Chemical English inventor of the cordite, a type of explosive, born in London on July 17, 1827 and died in the same city on 6 September 1902.
It was chemical of the English war Ministry, and studied and improved the manufacturing process of the cotton of gunpowder, initiated by the Austrian chemist V. Lenk. Its main improvement consisted of gunpowder cotton shape and give it a stability which facilitates its application in a lot of military applications. The procedure consisted of pulping cotton fine once nitrided; you could then wash better stuff and was eschewed all traces of acids, which produce reactions slow degradation which may cause spontaneous inflammation and reduce the explosive potential of the matter. In a State of fine pulp can then modelled at will for any kind of operations. He/She also built a device that allows you to measure the calorific strength of oil and its derivatives in the flash point, widely used until the first half of the 20th century.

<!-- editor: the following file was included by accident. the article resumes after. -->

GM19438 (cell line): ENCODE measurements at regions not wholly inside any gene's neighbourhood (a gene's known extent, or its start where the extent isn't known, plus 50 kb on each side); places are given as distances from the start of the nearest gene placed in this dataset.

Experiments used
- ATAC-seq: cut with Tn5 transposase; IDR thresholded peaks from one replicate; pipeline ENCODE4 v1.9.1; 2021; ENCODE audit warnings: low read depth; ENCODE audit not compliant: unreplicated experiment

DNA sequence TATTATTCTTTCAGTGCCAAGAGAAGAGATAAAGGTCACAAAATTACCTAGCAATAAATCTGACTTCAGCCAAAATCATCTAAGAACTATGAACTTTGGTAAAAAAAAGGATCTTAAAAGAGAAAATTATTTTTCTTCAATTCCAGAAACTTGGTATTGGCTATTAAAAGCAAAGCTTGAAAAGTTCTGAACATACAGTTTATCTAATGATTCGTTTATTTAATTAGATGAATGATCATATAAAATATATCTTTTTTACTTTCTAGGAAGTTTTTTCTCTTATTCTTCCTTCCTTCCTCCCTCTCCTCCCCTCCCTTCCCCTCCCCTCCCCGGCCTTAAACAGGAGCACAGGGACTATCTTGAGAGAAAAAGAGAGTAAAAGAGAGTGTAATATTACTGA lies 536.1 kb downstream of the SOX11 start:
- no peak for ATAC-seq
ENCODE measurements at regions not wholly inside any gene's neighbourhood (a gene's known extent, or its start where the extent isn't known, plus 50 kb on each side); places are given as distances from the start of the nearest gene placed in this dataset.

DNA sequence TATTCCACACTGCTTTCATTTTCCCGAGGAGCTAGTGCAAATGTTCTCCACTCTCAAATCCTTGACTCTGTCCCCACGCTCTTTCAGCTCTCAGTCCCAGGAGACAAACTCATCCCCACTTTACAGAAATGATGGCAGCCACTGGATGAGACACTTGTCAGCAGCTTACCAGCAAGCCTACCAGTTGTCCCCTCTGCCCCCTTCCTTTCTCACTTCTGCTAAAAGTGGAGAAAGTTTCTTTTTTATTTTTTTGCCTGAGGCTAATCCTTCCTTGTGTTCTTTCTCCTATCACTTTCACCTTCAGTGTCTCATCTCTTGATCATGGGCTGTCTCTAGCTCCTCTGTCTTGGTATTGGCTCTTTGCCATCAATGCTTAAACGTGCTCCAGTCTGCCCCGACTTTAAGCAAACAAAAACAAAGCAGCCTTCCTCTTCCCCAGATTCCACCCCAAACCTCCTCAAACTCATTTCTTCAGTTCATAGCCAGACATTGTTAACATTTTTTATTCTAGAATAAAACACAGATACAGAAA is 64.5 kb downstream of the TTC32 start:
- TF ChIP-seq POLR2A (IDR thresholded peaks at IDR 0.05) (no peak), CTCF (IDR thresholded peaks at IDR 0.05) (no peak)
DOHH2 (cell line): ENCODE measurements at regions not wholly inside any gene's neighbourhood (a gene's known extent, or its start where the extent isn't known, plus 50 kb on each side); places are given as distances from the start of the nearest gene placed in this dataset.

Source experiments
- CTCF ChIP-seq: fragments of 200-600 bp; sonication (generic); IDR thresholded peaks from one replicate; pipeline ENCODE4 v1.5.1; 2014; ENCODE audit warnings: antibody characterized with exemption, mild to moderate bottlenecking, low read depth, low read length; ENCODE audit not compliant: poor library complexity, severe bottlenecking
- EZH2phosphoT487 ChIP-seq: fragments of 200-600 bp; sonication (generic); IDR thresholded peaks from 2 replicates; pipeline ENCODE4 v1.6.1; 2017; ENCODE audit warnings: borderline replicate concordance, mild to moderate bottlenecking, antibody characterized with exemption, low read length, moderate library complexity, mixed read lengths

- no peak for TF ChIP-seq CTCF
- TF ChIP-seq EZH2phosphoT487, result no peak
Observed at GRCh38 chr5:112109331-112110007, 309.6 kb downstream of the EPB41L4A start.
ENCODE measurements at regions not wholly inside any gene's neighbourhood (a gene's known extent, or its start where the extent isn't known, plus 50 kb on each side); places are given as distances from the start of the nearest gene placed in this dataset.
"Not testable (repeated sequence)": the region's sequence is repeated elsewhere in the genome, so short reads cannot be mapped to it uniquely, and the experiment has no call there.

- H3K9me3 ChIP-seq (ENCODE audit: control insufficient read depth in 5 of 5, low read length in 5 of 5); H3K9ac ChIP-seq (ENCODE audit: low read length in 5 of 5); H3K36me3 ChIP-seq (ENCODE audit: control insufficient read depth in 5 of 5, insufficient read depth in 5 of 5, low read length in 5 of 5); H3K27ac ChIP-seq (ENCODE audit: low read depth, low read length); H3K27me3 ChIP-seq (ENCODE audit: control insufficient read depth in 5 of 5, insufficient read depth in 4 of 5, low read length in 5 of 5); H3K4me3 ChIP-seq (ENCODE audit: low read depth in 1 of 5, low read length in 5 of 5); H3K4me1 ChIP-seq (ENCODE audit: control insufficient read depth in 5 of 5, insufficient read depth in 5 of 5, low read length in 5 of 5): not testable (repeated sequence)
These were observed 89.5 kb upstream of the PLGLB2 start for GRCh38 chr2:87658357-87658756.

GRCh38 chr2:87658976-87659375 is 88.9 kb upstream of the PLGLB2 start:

In 1883 he/she was Commissioner at the electrical exhibition in Vienna, circumstance by which was knighted by the British Crown. He/She was adviser the Government Chemist, Member of the Committee of artillery and the Royal Engineers Committee and Chairman of the Committee of the army explosives. Their various technical writings include Gun Cotton (1866), Researches on explosives (1875), Electricity as applied to explosive purposes (1884) and a treatise of chemistry written in 1858 in collaboration with the chemical compatriot Bloxam.